Ethelrida is just a child, but she becomes the investigator, the one who faces all crimes and threats. It’s different this time around, isn’t it? Usually you can trust the law in Fargo, but you took a different approach this time.
There is always this moral scale in Fargo where you have characters who are all good, which is Francis McDormand in the  movie, and characters who are evil, which is Pierre Stormare. And you got someone like [William H. Macy‘s] Jerry Lundegaard, who’s in the middle and it could go either way. In our first three seasons of the series, the really good character was always a cop. [Alison Tolman in Season One, Patrick Wilson in Season Two, and Carrie Coon in Season Three.] I thought, well, if I tell a story about black characters and immigrant characters, it’s not their experience with the police, mostly, you know?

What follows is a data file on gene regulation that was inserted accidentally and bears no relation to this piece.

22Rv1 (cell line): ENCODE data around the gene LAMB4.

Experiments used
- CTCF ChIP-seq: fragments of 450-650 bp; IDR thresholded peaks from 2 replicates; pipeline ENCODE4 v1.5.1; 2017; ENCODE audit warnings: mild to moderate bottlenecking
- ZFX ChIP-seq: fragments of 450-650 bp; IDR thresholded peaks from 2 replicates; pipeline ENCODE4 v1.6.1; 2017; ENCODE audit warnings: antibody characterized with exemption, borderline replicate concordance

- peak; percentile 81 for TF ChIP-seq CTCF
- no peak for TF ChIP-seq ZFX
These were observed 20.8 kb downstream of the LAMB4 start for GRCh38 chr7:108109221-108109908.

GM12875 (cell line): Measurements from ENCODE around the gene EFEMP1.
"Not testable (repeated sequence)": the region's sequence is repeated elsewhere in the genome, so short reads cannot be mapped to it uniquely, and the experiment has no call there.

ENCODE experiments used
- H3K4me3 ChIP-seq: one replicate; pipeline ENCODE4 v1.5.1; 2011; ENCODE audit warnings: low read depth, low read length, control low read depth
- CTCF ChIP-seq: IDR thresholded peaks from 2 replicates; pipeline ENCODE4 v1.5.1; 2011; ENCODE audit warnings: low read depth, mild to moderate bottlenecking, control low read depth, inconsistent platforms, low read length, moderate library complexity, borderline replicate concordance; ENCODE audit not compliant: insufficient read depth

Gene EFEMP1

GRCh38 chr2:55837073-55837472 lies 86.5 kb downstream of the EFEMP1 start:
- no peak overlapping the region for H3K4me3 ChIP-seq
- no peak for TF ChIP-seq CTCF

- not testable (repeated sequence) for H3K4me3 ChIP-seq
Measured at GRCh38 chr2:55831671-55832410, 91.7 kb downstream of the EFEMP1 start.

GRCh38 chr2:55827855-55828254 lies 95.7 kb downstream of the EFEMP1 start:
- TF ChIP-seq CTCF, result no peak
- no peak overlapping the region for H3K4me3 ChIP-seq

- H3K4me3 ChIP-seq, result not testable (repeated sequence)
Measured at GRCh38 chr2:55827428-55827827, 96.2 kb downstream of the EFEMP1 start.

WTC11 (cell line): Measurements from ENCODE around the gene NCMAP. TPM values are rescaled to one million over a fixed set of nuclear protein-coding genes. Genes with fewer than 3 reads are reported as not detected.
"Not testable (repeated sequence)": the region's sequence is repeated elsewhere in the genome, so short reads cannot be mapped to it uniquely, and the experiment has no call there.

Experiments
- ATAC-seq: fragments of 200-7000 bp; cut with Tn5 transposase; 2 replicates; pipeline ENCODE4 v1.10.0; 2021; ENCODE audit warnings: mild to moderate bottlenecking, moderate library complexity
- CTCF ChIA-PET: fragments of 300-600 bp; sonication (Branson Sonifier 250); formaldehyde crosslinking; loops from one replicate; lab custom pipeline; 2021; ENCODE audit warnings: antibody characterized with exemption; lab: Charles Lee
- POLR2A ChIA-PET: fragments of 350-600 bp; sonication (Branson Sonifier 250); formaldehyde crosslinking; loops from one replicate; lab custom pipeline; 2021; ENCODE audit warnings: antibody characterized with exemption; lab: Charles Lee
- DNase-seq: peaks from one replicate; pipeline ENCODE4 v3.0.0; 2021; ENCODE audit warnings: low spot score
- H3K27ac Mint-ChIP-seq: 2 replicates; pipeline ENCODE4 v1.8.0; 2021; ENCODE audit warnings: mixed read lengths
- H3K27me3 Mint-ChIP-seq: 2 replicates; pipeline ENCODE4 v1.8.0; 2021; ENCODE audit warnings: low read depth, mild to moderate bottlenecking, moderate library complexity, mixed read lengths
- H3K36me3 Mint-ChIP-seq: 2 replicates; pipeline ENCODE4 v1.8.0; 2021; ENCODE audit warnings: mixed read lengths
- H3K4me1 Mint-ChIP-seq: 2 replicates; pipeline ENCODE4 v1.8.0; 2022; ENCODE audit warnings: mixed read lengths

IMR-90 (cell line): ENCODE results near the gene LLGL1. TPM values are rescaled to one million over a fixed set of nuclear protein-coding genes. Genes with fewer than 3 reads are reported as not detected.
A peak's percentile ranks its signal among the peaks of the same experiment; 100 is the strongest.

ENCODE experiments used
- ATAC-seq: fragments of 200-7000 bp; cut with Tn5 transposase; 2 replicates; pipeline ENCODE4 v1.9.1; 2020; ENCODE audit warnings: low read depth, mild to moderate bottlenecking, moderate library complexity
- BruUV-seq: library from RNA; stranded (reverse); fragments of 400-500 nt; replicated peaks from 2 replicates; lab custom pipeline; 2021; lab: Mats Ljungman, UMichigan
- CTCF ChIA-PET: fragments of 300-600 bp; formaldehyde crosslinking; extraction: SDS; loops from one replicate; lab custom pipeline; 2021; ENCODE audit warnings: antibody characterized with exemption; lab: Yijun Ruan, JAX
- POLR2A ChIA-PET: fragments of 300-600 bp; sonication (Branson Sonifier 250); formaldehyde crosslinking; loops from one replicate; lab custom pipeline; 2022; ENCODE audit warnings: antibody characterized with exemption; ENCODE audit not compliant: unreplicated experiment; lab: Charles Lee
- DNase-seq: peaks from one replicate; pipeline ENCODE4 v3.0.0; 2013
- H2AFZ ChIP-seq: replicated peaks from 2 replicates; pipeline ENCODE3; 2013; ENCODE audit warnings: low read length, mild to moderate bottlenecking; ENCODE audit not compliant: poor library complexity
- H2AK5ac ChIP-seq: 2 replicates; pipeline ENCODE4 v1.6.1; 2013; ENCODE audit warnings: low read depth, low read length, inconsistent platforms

So how do you work around this?
That’s where Ethelrida came in, who played the role of a cop on one level, but he wasn’t a real cop. That’s it Rear window scenario in which she distrusted this nurse [Jessie Buckley‘s Oraetta Mayflower] who lived across the street, who kept coming to his patients’ funerals. And that got her started on the path, which ultimately led to justice being done.
Police figures also need justice. The ruthless American marshal of Timothy Olyphant and Jack Huston as a local cop with PTSD.
It allowed me to say, okay, well, now I can have these law enforcement characters who are morally compromised, and really explore that. You had the character of Jack Huston that was clearly corrupt, right? He was taking money from the crime family. And then you had the character of Tim Olyphant, the American marshal, who very quickly realized that he was totally racist.
No good choices there.
Your empathy has to go with one or the other, so the audience must have worked on this idea of who’s a good guy in this car? The answer is neither on some level, but as an audience we are never objective. Stories that make you wonder, “Where is my morality?” Can be very powerful stories.